Merely saying that schooling and socio-economic advances improve IQ scores, doesn’t get us anywhere. The question is why. In his book, Does your family make you smarter?, scholar James Flynn seems to hint at two explanations: (1) The brain is like a muscle, and modern culture allows us to exercise it. (2) Modern culture causes us to apply logic to the hypothetical. Although Flynn (if I understood him correctly) seems to lump these two explanations together, I think they are better understood as separate hypotheses.
How much of the gains can be explained by exercising our brain like it were a muscle? Zero points.
In an article in The Irish Times, Flynn writes:
The human brain is like a muscle. Our physical muscles develop in terms of the demands made, compare a weightlifter’s muscles with those of a swimmer. By 1940, most Americans were driving cars and this made new demands on their mapping-skills. These would be reflected in a larger hippocampus, the part of the brain that is the seat of map reading (for example, London taxi divers have very enlarged hippocampuses). Today we are getting automatic guidance systems and these skills will decline. This has nothing to do with better or worse genes but reflects whatever cognitive skills our society asks us to do.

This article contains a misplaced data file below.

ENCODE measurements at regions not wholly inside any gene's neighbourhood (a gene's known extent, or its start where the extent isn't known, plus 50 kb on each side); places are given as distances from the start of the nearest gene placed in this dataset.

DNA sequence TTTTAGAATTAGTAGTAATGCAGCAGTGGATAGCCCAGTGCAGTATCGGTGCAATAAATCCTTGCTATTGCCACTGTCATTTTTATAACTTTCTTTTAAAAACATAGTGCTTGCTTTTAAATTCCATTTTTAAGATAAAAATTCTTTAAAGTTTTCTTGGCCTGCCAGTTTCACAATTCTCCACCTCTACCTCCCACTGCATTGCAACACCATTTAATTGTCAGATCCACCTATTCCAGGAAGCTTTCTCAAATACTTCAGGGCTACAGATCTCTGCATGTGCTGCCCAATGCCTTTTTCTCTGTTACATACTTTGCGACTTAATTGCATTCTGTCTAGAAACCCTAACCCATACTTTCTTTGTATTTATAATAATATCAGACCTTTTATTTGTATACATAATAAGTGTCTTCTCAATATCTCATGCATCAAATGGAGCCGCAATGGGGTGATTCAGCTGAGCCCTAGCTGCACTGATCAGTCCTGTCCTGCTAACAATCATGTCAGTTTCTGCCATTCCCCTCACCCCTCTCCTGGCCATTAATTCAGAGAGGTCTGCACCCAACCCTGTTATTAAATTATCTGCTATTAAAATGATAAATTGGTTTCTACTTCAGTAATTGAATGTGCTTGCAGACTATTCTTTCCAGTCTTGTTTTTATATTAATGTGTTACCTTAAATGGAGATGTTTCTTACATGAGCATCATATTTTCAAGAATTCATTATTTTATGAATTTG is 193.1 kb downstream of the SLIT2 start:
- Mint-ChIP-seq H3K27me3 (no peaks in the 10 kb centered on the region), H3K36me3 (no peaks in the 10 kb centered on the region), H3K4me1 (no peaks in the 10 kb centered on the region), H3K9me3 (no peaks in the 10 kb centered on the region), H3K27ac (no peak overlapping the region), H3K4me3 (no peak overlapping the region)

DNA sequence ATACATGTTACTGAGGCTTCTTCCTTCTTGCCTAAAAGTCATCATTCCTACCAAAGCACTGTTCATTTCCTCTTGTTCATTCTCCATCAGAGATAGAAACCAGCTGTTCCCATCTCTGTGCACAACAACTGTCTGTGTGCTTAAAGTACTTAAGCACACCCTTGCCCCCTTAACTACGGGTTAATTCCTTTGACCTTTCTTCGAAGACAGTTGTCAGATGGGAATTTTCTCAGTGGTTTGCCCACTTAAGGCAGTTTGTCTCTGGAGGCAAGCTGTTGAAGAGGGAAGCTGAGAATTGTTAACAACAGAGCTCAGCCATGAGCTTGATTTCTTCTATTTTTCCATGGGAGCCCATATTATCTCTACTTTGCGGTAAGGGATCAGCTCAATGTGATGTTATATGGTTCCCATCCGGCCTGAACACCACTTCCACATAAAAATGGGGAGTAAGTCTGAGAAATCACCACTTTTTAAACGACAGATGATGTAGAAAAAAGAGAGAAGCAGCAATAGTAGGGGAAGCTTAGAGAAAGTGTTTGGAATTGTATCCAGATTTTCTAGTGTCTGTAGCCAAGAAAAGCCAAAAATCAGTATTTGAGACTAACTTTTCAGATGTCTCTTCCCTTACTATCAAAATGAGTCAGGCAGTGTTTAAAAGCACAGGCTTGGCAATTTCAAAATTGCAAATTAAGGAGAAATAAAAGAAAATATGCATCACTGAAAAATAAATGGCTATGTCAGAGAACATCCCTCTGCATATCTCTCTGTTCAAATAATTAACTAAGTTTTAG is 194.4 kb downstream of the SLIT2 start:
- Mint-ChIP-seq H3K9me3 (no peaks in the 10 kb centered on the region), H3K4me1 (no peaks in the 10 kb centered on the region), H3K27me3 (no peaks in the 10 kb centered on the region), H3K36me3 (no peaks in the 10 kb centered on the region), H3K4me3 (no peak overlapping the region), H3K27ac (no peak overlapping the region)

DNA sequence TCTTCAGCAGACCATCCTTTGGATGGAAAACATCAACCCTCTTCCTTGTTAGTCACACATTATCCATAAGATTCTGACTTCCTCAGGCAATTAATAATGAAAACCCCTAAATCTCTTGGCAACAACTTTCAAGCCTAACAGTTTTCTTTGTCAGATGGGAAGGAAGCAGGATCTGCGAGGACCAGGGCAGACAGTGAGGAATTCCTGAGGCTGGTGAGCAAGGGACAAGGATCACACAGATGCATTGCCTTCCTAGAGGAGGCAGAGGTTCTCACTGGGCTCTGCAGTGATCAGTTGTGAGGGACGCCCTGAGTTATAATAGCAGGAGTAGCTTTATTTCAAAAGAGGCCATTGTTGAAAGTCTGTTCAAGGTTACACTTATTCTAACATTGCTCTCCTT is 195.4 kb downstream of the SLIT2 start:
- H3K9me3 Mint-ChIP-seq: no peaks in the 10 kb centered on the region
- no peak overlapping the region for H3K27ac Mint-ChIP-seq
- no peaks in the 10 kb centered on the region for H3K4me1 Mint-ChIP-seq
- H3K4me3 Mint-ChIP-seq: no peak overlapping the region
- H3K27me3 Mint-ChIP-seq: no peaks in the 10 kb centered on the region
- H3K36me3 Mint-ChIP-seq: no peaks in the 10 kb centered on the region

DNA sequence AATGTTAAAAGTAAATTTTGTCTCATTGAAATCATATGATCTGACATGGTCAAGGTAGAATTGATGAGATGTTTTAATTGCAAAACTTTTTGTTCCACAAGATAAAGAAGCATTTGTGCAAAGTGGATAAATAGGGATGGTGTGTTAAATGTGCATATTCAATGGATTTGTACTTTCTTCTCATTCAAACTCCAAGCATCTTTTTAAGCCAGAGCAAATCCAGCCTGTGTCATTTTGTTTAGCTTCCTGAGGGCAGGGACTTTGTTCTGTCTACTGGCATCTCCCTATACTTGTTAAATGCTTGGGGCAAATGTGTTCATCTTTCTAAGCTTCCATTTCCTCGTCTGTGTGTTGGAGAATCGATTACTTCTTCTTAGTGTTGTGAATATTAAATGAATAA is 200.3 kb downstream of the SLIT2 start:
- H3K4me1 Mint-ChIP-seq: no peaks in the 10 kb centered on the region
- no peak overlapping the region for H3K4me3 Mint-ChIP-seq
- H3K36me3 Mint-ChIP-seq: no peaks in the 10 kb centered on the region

This is an attractive argument, but there are three major problems with it.
1) The effects of cognitive training seem to have very little transfer. So practice navigating a car might, if you’re lucky, make you better at navigating by foot, but it’s unlikely to do much if anything for your other spatial abilities, like solving a jig-saw puzzle on WAIS IQ test. See Why knowledge & education can NOT make you smarter.
2) If the brain really were like a muscle, and the Flynn effect is largely caused by people getting more mental exercise, then we’d expect between generation brain size gains to increase from infancy to adulthood, just as if people today were lifting more weights than Victorians were, we’d expect the inter-generation muscle size gains to increase from infancy (when people don’t lift weight) to adulthood (when years of weight-lifting accumulate).